Location: Soil and Water Management ResearchTitle: Temperature alters dicyandiamide (DCD) efficacy for multiple reactive nitrogen species in urea-amended soils: Experiments and modeling
|Venterea, Rodney - Rod|
|CLOUGH, TIMOTHY - Lincoln University - New Zealand|
|COULTER, JEFFREY - University Of Minnesota|
|SOUZA, EMERSON - University Of Minnesota|
|BREUILLIN-SESSOMS, FLORENCE - University Of Minnesota|
|SADOWSKY, MICHAEL - University Of Minnesota|
|GUPTA, SANJAY - University Of Minnesota|
Submitted to: Soil Biology and Biochemistry
Publication Type: Peer Reviewed Journal
Publication Acceptance Date: 6/14/2021
Publication Date: 6/23/2021
Citation: Venterea, R.T., Clough, T.J., Coulter, J.A., Souza, E.F., Breuillin-Sessoms, F., Spokas, K.A., Sadowsky, M.J., Gupta, S.K., Bronson, K.F. 2021. Temperature alters dicyandiamide (DCD) efficacy for multiple reactive nitrogen species in urea-amended soils: Experiments and modeling. Soil Biology and Biochemistry. 160. Article 108341. https://doi.org/10.1016/j.soilbio.2021.108341.
Interpretive Summary: Dicyandiamide (DCD) is an organic chemical that is co-applied with nitrogen fertilizers to slow down the process of microbial nitrification, which helps to reduce losses of nitrogen to the environment and make more of the fertilizer available to the crop. While commonly used, the effectiveness of DCD varies widely. Few studies have measured DCD and temperature effects on a complete set of soil N variables. Here the DCD reduction efficiencies (RE) for nine nitrogen availability metrics were measured in two soils (a loam and silt loam) using aerobic laboratory microcosms at five temperatures from 5 to 30oC. The effectiveness of DCD for reducing the production of all forms of nitrogen decreased as temperature increased. Also, the effectiveness of DCD was greater, and less sensitive to temperature, for certain forms of nitrogen, including nitrite and nitric oxide, compared to other forms. One form of nitrogen, ammonia, was increased by up to 200% when DCD was added. A soil nitrogen cycling process model was modified to account for the effects of DCD. The modeling results indicated the DCD had indirect effects on the first step of nitrification as well indirect effects on the second step of nitrification. The results of this study will help land managers to reduce nitrogen losses and allow scientists to make better predictions of the effectiveness of nitrification inhibitors.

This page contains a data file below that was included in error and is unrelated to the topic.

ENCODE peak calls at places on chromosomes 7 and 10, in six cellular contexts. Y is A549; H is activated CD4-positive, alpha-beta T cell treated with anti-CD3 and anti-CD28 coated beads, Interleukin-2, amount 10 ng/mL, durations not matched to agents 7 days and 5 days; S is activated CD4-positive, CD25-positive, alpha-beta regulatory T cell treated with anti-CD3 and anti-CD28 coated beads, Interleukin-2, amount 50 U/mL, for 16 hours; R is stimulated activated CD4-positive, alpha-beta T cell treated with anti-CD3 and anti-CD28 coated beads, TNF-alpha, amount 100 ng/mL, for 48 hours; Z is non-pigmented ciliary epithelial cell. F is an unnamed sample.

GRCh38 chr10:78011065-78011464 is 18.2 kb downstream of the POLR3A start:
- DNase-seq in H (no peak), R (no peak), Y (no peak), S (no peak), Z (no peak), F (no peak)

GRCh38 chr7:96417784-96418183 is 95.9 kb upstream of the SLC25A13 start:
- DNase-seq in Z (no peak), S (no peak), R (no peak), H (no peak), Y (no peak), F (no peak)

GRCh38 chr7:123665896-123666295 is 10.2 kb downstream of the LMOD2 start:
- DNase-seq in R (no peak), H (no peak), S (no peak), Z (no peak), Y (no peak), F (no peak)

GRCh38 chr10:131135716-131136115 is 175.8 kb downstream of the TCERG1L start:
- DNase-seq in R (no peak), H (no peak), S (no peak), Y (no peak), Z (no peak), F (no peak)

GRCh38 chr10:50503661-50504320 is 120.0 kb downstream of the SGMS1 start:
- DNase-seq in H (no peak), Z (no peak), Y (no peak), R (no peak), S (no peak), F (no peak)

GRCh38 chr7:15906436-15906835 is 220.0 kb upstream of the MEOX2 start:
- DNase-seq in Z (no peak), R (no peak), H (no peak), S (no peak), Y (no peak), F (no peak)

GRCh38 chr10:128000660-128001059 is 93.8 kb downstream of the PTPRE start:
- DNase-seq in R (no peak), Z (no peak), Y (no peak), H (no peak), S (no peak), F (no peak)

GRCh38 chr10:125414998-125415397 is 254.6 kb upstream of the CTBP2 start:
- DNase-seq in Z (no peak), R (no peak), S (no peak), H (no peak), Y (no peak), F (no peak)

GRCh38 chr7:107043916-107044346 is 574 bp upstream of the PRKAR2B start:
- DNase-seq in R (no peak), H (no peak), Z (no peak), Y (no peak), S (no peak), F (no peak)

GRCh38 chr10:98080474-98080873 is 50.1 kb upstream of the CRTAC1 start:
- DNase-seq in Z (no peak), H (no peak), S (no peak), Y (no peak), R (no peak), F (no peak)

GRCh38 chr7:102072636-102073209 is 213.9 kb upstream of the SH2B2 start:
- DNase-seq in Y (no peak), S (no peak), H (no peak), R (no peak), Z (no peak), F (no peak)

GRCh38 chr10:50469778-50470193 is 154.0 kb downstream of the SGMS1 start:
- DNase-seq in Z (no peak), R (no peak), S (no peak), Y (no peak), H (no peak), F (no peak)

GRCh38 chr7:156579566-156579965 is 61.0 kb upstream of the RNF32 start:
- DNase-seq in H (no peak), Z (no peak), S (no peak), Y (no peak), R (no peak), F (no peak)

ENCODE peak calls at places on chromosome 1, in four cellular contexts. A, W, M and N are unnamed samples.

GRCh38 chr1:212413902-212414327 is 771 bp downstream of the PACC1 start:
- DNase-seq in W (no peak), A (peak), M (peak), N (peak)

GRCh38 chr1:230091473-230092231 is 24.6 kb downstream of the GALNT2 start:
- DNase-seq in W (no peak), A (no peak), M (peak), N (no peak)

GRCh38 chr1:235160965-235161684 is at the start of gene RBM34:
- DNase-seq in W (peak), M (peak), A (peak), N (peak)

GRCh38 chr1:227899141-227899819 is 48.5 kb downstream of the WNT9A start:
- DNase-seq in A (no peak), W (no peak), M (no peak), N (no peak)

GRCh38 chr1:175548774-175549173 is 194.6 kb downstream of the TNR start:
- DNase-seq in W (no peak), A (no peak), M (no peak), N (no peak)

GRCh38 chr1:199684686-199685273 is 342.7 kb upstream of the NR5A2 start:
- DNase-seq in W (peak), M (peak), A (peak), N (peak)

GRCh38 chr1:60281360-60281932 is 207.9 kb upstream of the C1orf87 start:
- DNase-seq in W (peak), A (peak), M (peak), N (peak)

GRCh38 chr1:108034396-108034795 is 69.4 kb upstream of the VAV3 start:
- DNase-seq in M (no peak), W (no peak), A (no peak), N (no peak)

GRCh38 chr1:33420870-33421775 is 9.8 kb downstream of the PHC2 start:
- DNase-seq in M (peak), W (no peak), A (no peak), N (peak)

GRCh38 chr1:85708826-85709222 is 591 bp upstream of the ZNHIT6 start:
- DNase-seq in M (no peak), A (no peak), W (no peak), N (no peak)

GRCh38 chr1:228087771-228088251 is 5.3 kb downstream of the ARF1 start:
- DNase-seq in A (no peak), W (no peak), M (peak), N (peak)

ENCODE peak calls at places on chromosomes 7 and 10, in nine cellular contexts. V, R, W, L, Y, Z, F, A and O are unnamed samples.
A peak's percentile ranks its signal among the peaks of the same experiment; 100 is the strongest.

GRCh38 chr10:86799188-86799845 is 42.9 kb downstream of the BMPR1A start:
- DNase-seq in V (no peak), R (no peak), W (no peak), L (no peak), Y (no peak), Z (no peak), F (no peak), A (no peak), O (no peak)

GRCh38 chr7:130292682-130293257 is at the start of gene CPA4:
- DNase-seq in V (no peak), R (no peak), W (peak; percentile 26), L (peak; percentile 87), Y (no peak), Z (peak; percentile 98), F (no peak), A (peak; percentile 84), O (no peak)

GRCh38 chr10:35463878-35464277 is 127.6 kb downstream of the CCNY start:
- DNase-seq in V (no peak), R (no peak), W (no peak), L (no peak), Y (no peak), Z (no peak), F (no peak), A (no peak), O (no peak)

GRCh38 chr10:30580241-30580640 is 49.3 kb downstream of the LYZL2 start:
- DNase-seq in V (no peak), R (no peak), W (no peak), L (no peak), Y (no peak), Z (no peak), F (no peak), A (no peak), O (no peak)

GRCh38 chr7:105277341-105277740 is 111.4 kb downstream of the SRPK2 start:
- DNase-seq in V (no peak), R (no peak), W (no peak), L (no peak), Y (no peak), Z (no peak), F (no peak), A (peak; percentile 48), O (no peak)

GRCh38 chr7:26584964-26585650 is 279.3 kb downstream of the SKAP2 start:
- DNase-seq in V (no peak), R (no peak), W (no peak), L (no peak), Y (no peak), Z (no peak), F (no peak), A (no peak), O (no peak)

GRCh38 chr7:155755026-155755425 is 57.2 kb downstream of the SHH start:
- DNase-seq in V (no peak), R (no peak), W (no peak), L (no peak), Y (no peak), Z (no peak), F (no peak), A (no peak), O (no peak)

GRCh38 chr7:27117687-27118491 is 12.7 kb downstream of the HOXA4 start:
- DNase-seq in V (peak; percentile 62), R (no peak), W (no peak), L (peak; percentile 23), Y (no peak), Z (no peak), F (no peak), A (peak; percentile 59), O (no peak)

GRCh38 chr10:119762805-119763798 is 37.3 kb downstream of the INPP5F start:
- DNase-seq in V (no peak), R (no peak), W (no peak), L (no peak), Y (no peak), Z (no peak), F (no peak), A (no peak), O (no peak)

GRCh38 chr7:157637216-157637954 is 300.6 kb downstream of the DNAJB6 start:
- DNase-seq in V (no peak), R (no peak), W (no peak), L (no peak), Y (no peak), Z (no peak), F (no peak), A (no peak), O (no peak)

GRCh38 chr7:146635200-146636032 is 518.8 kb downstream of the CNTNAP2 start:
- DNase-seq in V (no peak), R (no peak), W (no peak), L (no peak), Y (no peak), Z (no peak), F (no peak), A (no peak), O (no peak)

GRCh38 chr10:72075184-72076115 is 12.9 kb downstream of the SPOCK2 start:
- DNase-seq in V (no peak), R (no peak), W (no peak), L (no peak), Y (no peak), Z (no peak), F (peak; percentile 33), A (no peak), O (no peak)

Technical Abstract: Dicyandiamide (DCD) is a nitrification inhibitor (NI) used to reduce reactive nitrogen (N) losses from soils. While commonly used, its effectiveness varies widely. Few studies have measured DCD and temperature effects on a complete set of soil N variables, including nitrite (NO2-) measured separately from nitrate (NO3-). Here the DCD reduction efficiencies (RE) for nine N availability metrics were quantified in two soils (a loam and silt loam) using aerobic laboratory microcosms at 5 to 30oC. Both regression analysis and process modeling were used to characterize the responses. Four metrics accounted for NO3- production and included total mobilized N, net nitrification, maximum nitrification rate, and cumulative NO3- (cNO3-). The REs for these NO3--associated production variables decreased linearly with temperature, and in all cases were below 60% at temperatures =22oC, except for cNO3- in one soil. In contrast, RE for NO2- and nitric oxide (NO) gas production were less sensitive to temperature, ranging from 80-99% at 22oC and 50-95% at 30oC. Addition of DCD suppressed nitrous oxide (N2O) production in both soils by 20-80%, but increased ammonia (NH3) volatilization by 36-210%. The time at which the maximum RE occurred decreased exponentially with increasing temperature for most variables. The two-step nitrification process model (2SN) was modified to include competitive inhibition coupled to first-order DCD decomposition. Model versus data comparisons suggested that DCD had indirect effects on NO2- kinetics that contributed to the greater suppression of NO2- and NO relative to NO3-. Better understanding of the simultaneous impacts of NIs on multiple soil processes will improve mitigation of reactive N losses and prediction of NI effectiveness.